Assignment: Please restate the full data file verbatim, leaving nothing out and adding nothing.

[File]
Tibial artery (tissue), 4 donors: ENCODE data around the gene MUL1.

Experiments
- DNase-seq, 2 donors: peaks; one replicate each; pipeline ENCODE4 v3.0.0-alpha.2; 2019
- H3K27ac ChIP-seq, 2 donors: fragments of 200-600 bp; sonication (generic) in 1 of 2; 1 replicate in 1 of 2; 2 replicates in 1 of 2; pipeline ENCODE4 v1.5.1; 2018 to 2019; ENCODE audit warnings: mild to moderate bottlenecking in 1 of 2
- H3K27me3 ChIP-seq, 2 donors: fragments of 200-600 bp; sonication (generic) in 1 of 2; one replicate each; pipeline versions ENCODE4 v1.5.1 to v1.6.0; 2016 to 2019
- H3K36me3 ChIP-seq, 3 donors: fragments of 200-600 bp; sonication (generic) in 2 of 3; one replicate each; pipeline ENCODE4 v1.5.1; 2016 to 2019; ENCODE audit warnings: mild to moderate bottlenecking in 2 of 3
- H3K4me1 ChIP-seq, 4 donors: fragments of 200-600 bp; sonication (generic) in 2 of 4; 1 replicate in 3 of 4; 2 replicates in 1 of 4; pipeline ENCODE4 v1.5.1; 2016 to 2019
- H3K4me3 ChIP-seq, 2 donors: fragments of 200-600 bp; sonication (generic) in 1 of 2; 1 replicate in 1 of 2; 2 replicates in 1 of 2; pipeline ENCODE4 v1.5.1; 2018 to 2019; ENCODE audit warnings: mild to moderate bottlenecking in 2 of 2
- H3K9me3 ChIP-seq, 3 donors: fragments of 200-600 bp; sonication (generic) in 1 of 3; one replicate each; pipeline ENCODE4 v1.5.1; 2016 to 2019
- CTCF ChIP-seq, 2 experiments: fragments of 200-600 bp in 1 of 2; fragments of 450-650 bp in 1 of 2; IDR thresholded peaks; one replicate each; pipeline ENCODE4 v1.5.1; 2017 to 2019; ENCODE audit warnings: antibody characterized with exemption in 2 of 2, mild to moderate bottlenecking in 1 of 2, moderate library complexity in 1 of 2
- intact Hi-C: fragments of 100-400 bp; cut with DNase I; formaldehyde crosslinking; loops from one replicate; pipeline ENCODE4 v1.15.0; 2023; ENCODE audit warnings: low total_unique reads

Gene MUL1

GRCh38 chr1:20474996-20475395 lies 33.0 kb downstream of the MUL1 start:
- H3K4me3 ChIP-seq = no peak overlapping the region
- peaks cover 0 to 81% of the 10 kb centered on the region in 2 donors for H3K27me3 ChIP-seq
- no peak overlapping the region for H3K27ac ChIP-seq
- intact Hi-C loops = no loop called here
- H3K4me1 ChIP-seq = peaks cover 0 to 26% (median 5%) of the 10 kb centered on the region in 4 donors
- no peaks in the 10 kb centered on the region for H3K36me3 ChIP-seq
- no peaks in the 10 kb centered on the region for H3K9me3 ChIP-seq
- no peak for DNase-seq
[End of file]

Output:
Tibial artery (tissue), 4 donors: ENCODE data around the gene MUL1.

Experiments
- DNase-seq, 2 donors: peaks; one replicate each; pipeline ENCODE4 v3.0.0-alpha.2; 2019
- H3K27ac ChIP-seq, 2 donors: fragments of 200-600 bp; sonication (generic) in 1 of 2; 1 replicate in 1 of 2; 2 replicates in 1 of 2; pipeline ENCODE4 v1.5.1; 2018 to 2019; ENCODE audit warnings: mild to moderate bottlenecking in 1 of 2
- H3K27me3 ChIP-seq, 2 donors: fragments of 200-600 bp; sonication (generic) in 1 of 2; one replicate each; pipeline versions ENCODE4 v1.5.1 to v1.6.0; 2016 to 2019
- H3K36me3 ChIP-seq, 3 donors: fragments of 200-600 bp; sonication (generic) in 2 of 3; one replicate each; pipeline ENCODE4 v1.5.1; 2016 to 2019; ENCODE audit warnings: mild to moderate bottlenecking in 2 of 3
- H3K4me1 ChIP-seq, 4 donors: fragments of 200-600 bp; sonication (generic) in 2 of 4; 1 replicate in 3 of 4; 2 replicates in 1 of 4; pipeline ENCODE4 v1.5.1; 2016 to 2019
- H3K4me3 ChIP-seq, 2 donors: fragments of 200-600 bp; sonication (generic) in 1 of 2; 1 replicate in 1 of 2; 2 replicates in 1 of 2; pipeline ENCODE4 v1.5.1; 2018 to 2019; ENCODE audit warnings: mild to moderate bottlenecking in 2 of 2
- H3K9me3 ChIP-seq, 3 donors: fragments of 200-600 bp; sonication (generic) in 1 of 3; one replicate each; pipeline ENCODE4 v1.5.1; 2016 to 2019
- CTCF ChIP-seq, 2 experiments: fragments of 200-600 bp in 1 of 2; fragments of 450-650 bp in 1 of 2; IDR thresholded peaks; one replicate each; pipeline ENCODE4 v1.5.1; 2017 to 2019; ENCODE audit warnings: antibody characterized with exemption in 2 of 2, mild to moderate bottlenecking in 1 of 2, moderate library complexity in 1 of 2
- intact Hi-C: fragments of 100-400 bp; cut with DNase I; formaldehyde crosslinking; loops from one replicate; pipeline ENCODE4 v1.15.0; 2023; ENCODE audit warnings: low total_unique reads

Gene MUL1

GRCh38 chr1:20474996-20475395 lies 33.0 kb downstream of the MUL1 start:
- H3K4me3 ChIP-seq = no peak overlapping the region
- peaks cover 0 to 81% of the 10 kb centered on the region in 2 donors for H3K27me3 ChIP-seq
- no peak overlapping the region for H3K27ac ChIP-seq
- intact Hi-C loops = no loop called here
- H3K4me1 ChIP-seq = peaks cover 0 to 26% (median 5%) of the 10 kb centered on the region in 4 donors
- no peaks in the 10 kb centered on the region for H3K36me3 ChIP-seq
- no peaks in the 10 kb centered on the region for H3K9me3 ChIP-seq
- no peak for DNase-seq